A short, classy and uplifting program has been planned to bring out the message of the evening. Meghna Chakraborti from WBUR, local affiliate of National Public Radio, will serve as anchor for the evening. The program includes a candlelight dance by Maya Delity, Harshini Joshi, Madhu Nene, Anu Saxena, Rhea Manwani, Sumi Manwani; a soul-stirring dance piece by Mouli Pal; songs by Shraddha Agrawal, Sankar Gangaikondan, Sudha Rao, Uma Sankar, Mohan Subramaniam and Meena Sundaram accompanied by Tarun Bangalore, Pranav Ghatraju and Sahana Srinivasan. A special honor for all is the fact that renowned musician Tara Anand has provided guidance and expertise with the music arrangement. Well known community activist Preetesh Srivastva will conduct the pledge drive.
     
    There will also be a launch of the Saheli Men’s Initiative by Ramesh Advani and Manish Patel. Details will be shared at the event.
    So many local businesses have stepped forward offering their services complimentary for the event. Shobha Shastry is once again adding her magic touch with her splendid decorations. Vinod Kapoor of Masala Art is sponsoring the delicious food. DJ Yogz will for the third time have great dance music and add fun to the evening. Neelam Wali is working extremely hard in printing flyers, invitations, brochures. Bollywood Delights is bringing delicious Kulfi. Sudeshna Das has designed the artistic flyers and brochure.
     
    The Nirbhaya team touched at the overwhelming support from community, their faith and belief in the cause. The team has already sold over 300 tickets for the event. The Saheli team and volunteers, who are looking forward to welcoming everyone at the event, all dream of the day when Saheli’s services would no longer be needed. That would be the day when there are no more cases of domestic violence and women are living their lives to the fullest with no fear.


  • Thursday, April 25, 2013 1:24 PM | Deleted user
    Sheth off to fast start as 2013 IMANE president

    By Martin Desmarais
    Dr. Manju Sheth took over as president of IMANE in January 2013. Photo by Rasik Mehta
    2013 IMANE
    Executive Committee
    and Board of Trustees
     
    Executive Committee
    Manju Sheth, M.D.
    President
     
    Sajani Shah, M.D.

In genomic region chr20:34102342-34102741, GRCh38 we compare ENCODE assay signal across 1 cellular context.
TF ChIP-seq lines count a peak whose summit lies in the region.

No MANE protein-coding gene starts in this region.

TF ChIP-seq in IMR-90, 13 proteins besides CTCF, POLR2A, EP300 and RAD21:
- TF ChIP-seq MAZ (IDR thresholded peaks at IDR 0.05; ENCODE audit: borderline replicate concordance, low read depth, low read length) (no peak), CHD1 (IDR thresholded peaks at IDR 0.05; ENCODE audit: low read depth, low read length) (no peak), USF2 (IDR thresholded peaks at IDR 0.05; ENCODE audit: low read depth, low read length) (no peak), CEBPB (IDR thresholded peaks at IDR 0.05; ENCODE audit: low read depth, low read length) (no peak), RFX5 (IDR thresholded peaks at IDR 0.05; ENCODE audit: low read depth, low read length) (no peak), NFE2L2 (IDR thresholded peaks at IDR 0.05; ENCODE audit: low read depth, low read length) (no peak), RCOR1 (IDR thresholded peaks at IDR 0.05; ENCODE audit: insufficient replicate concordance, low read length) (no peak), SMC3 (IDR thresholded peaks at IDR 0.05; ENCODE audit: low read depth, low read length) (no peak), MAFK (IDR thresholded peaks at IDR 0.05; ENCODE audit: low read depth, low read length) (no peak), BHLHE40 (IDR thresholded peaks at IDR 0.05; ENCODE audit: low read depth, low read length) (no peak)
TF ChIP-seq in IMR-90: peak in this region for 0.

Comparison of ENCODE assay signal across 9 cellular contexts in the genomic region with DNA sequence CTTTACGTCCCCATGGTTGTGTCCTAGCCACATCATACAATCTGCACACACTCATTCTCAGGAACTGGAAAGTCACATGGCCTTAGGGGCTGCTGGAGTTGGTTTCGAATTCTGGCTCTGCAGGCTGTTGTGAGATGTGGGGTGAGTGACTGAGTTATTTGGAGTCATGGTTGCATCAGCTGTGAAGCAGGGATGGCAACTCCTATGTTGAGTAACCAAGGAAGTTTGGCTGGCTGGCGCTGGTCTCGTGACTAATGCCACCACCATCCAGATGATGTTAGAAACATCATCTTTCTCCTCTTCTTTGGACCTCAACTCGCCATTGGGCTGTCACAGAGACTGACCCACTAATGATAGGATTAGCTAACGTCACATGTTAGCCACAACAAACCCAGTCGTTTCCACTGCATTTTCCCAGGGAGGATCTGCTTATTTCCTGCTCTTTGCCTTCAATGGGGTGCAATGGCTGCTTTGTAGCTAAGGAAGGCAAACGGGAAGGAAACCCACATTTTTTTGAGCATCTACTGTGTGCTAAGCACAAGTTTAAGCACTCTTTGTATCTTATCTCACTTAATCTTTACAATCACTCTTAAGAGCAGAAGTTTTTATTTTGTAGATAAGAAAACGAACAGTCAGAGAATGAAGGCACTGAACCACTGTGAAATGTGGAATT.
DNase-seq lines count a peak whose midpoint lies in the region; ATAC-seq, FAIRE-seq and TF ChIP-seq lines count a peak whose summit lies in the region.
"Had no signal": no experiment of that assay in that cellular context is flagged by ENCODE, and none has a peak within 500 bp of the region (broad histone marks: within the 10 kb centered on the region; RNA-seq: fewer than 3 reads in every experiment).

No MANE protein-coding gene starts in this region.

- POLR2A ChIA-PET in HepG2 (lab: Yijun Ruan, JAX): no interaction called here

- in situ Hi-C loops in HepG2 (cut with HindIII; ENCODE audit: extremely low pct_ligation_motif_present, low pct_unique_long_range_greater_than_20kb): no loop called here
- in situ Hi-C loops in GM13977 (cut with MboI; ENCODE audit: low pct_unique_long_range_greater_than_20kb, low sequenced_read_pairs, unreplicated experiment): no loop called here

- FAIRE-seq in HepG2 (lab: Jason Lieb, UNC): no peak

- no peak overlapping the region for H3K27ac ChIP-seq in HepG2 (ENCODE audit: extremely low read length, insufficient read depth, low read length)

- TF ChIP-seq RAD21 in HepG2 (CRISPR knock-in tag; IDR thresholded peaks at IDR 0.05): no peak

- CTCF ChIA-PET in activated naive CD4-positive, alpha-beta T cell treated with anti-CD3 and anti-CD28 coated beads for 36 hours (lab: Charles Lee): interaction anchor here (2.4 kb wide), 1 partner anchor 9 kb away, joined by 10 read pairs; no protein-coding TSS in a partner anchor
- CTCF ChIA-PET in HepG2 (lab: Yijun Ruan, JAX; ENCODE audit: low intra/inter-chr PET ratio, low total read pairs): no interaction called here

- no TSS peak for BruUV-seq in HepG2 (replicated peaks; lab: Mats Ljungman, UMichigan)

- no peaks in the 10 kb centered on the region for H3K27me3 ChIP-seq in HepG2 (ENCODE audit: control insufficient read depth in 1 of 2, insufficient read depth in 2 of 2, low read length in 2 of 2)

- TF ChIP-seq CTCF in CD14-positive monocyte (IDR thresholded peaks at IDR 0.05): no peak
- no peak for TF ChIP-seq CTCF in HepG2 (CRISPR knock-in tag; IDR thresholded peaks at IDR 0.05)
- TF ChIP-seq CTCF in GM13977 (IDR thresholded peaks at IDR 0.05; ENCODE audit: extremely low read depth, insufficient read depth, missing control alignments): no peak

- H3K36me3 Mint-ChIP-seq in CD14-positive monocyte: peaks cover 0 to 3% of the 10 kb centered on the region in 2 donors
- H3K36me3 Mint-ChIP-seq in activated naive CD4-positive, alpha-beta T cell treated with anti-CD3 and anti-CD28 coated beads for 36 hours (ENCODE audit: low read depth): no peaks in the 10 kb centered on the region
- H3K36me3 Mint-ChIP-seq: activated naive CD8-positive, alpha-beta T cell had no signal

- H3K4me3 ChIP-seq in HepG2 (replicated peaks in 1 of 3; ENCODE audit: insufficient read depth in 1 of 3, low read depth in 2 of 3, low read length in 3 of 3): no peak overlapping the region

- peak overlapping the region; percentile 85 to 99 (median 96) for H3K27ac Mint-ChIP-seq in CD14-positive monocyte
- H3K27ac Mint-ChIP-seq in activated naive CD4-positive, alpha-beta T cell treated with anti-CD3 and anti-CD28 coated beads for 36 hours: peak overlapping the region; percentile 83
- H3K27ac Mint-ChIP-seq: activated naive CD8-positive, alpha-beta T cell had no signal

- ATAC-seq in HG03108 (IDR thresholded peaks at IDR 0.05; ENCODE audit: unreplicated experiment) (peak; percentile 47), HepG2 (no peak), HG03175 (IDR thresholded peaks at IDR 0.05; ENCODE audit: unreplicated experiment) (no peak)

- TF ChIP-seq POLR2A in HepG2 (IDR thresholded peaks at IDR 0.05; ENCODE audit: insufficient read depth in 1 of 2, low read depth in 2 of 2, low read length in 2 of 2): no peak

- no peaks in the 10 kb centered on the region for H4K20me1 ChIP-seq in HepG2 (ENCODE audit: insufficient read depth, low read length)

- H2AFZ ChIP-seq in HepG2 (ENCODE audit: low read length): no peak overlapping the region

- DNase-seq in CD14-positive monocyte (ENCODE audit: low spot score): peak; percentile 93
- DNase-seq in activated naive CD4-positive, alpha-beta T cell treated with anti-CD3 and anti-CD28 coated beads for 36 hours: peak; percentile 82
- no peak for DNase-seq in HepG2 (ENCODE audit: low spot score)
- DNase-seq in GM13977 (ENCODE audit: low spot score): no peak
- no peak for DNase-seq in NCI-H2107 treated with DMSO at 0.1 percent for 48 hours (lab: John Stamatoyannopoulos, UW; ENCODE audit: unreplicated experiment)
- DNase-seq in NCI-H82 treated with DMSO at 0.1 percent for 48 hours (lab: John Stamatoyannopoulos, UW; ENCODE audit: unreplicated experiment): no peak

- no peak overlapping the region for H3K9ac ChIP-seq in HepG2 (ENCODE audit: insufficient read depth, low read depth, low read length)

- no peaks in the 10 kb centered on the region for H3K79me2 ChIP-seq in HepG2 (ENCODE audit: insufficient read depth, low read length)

President-Elect
     
    Seema Arora, M.D.
    Secretary
     
    Sapna Agarwal, M.D.
    Treasurer
     
    Members at Large
    Sameer Kapsi, M.D.
    Suresh Reddy, M.D.
    Subha Thiagarajan, M.D.
    Srilatha Kodali, M.D.
    Anita Vanka, M.D.
     
    Board of Trustees
    Apurv Gupta M.D., M.P.H.
    Chairman
    Purnima Sangal, M.D.
    Manorama Mathur, M.D.
    Geeta Trivedi, M.D.
    Nasir Khan, M.D.
     
    Young Physicians Section
    Representative
    Jatin Roper, M.D.
     
    Nominating Committee Chair
    Ammani Dasarai, M.D.
     
    AAPI Regional Director
    Lalit Savla, M.D.
    IMANE
    Past Presidents
     
    1979 Bhagwan Shahani, M.D.
    1980 Dinesh Patel, M.D.
    1981 Yogeshwar Dayal, M.D.
    1982 Narendra Shah, M.D.
    1983 Manorama Saini, M.D.
    1984 K. Ramaswamy, M.D.
    1985 Shankar Garg, M.D.
    1986 Pramod Shoparkar, M.D.
    1987 Sharmishta Patel, M.D.
    1988 Madhukar Pathak, M.D.
    1989 Mohani Malhotra, M.D.
    1990 Chander M. Kapasi, M.D., M.P.H.
    1991 Janine Saldanha, M.D.
    1992 Pankaj Shah, M.D.
    1993 Teju Shah, M.D.
    1994 Mohan Korgaonkar, M.D.
    1995 Ammani Dasari, M.D.
    1996 Neelam Sihag, M.D.
    1997 Babu RaM.D.ev, M.D.
    1998 Santosh Shetty, M.D.
    1999 Shreekant Chopra, M.D.
    2000 Venkata Ravi, M.D.
    2001 Brinda S. Kamat, M.D., M.P.H.
    2002 Anup Singh, M.D.
    2003 Sahdev Passey, M.D.
    2004 Onaly Abdulkarim Kapasi, M.D.
    2005 Lalit Savla, M.D.
    2006 Purnima Sangal, M.D.
    2007 Apurv Gupta, M.D., M.P.H.
    2008 Manorama Mathur, M.D.
    2009 Nasir Khan M.D.
    2010 Geeta Trivedi M.D.
    2011 Arun Chaudhary, M.D.
    2012 Sucheta J. Doshi, M.D., M.P.H.